You next ask what funds are covered by section 117.002. By its terms, the statute refers to “any funds deposited” under chapter 117. As this office informed you in Attorney General Opinion JM-1162 (1990), such funds “include, inter alia, civil court deposits, probate court deposits, child support payments paid through the clerk’s office, interpleader funds, supersedeas deposits, funds paid in satisfaction of judgments, other cash deposits made in lieu of bonds, minor’s trust funds, and eminent domain deposits.”
You suggest that the dormancy period for these funds is somehow uncertain. We disagree. The relevant period depends on the nature of the property, and is governed by the appropriate Property Code sections already cited.
Finally, you ask whether section 117.002 conflicts with section 117.058 of the Local Government Code. As you point out, section 117.058 requires that, in a county with a population of 190,000 or more, checks disbursed by county or district clerks from their trust funds must be countersigned by the county auditor, and the auditor may only countersign them “on written evidence of the order of the judge of the court in which the funds have been deposited that authorizes the disbursement of the funds.” Local Gov’t Code § 117.058(d). This requirement does conflict with the directive of section 117.002 that abandoned funds be delivered to the treasurer without further order of any court.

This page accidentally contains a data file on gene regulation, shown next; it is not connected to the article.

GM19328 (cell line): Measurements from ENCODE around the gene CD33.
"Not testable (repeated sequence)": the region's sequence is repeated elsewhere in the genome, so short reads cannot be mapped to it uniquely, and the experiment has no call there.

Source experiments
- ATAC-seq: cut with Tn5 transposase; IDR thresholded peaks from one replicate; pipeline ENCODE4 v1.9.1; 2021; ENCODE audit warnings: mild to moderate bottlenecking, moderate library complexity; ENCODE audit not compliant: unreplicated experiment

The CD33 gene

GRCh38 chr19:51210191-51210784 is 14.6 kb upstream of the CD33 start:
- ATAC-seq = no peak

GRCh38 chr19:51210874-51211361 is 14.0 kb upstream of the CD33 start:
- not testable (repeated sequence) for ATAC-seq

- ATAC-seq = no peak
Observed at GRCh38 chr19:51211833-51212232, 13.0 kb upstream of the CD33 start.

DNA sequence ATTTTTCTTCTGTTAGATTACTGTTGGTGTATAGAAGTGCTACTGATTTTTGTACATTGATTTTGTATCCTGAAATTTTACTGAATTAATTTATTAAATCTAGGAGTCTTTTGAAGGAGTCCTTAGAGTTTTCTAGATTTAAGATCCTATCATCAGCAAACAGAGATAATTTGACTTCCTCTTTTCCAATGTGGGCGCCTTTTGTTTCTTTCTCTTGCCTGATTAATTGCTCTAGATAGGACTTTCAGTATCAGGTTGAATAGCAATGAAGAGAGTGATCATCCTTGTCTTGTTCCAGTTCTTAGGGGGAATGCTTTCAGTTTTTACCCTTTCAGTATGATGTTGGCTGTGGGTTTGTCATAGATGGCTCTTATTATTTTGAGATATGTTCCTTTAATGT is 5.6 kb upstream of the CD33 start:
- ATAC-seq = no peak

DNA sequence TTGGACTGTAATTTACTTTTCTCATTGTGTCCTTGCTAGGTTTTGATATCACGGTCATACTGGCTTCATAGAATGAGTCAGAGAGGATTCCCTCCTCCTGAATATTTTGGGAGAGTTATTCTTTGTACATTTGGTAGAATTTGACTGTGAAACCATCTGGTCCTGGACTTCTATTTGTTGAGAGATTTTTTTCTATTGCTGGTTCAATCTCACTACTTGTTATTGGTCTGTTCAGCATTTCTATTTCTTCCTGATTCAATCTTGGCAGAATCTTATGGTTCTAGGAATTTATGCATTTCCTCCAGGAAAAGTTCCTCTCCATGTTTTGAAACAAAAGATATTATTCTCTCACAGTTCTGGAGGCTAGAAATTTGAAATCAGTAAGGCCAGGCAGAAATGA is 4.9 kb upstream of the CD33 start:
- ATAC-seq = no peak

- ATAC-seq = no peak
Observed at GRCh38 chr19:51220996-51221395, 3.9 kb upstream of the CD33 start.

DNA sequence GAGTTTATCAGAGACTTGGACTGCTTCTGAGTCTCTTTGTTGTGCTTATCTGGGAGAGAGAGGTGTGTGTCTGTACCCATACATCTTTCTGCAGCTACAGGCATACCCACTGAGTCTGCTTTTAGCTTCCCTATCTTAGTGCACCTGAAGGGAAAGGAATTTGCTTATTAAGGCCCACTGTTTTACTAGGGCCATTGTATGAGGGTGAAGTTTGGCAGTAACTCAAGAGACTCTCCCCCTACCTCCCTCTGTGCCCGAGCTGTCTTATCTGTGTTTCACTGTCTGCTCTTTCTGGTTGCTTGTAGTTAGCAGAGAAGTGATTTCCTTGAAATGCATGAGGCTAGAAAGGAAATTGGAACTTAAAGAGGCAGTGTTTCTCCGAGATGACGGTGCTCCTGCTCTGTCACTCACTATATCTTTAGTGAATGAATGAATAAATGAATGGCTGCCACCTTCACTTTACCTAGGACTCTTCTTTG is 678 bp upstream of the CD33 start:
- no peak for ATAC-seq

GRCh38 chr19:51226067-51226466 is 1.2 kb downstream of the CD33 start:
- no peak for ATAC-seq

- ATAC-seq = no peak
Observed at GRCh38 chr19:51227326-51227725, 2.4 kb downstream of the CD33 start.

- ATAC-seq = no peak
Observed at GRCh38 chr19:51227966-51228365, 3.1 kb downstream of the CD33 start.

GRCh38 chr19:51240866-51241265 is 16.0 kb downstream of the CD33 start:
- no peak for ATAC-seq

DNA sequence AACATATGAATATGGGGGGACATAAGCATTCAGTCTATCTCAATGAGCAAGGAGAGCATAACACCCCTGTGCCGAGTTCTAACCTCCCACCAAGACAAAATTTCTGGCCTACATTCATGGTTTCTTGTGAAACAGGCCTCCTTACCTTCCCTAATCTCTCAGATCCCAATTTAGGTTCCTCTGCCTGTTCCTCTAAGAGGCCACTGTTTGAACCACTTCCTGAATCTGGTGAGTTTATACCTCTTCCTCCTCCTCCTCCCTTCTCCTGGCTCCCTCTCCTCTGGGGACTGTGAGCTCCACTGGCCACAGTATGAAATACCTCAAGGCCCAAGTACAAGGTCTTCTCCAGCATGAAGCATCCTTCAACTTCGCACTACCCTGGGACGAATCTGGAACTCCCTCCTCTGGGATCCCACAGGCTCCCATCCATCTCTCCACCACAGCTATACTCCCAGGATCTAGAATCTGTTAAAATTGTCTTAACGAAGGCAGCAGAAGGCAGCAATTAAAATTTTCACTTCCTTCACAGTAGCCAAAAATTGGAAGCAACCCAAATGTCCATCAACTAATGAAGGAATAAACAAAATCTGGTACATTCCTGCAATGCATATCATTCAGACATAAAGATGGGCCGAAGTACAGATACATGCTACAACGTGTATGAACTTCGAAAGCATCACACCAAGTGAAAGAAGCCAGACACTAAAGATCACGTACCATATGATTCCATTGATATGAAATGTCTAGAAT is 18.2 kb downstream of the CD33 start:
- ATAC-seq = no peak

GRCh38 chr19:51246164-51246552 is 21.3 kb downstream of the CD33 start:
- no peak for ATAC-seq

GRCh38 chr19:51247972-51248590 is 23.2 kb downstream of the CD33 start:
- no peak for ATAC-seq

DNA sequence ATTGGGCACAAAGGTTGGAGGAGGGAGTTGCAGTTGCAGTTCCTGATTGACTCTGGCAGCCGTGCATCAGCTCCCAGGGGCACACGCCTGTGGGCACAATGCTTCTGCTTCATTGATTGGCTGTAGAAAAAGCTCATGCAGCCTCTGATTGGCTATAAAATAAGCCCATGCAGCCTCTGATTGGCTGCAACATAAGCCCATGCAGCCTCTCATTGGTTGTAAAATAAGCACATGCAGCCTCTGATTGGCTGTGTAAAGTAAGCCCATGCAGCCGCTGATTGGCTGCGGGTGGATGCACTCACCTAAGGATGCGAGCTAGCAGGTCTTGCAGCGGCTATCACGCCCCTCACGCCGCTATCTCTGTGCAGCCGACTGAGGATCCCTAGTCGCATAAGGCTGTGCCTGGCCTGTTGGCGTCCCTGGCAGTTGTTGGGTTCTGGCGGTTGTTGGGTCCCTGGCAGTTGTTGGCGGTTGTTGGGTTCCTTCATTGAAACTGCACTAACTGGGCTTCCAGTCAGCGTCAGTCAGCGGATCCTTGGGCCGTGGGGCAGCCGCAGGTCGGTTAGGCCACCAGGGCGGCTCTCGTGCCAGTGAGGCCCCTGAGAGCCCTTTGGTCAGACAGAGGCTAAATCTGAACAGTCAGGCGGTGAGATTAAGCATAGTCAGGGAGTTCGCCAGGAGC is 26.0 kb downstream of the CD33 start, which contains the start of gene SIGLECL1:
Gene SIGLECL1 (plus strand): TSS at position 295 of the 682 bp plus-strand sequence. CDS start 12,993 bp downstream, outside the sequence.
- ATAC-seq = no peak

Section 117.002 deals only with those funds in the custody of the district or county clerk which are presumed abandoned. It is therefore more specific than section 117.058. Moreover, section 117.002, which was added by the Seventy-second Legislature and became effective on September 1, 1991, is later in time than section 117.058, which was adopted by the Forty-third Legislature and became effective in 1933. See Act approved April 29, 1933, 43d Leg., R.S., ch. 98, 1933 Tex. Gen. Laws 217 (adopting former V.T.C.S. art. 1656b, recodified as Local Gov’t Code §117.058). Since section 117.002 is the more specific statute, as well as the later adopted statute, to the extent of conflict between it and section 117.058, section 117.002 prevails. Gov’t Code §§311.025, .026.
Section 117.002 of the Local Government Code is both valid and constitutional. Funds subject to section 117.002 are those funds covered by chapter 117, as defined by Attorney General Opinion JM-1162 (1990). To the extent of conflict between section 117.002 and section 117.058 of the Local Government Code, section 117.002 prevails as more specific and later adopted.
Yours very truly,
DAN MORALES Attorney General of Texas
JORGE VEGA First Assistant Attorney General
SARAH J. SHIRLEY Chair, Opinion Committee
Prepared by James Tourtelott Assistant Attorney General